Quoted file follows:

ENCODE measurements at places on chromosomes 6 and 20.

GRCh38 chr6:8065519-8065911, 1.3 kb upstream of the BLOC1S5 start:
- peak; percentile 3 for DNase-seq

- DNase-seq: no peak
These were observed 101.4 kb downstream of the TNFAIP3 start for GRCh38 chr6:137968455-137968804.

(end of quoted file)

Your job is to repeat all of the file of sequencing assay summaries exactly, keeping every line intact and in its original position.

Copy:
ENCODE measurements at places on chromosomes 6 and 20.

GRCh38 chr6:8065519-8065911, 1.3 kb upstream of the BLOC1S5 start:
- peak; percentile 3 for DNase-seq

- DNase-seq: no peak
These were observed 101.4 kb downstream of the TNFAIP3 start for GRCh38 chr6:137968455-137968804.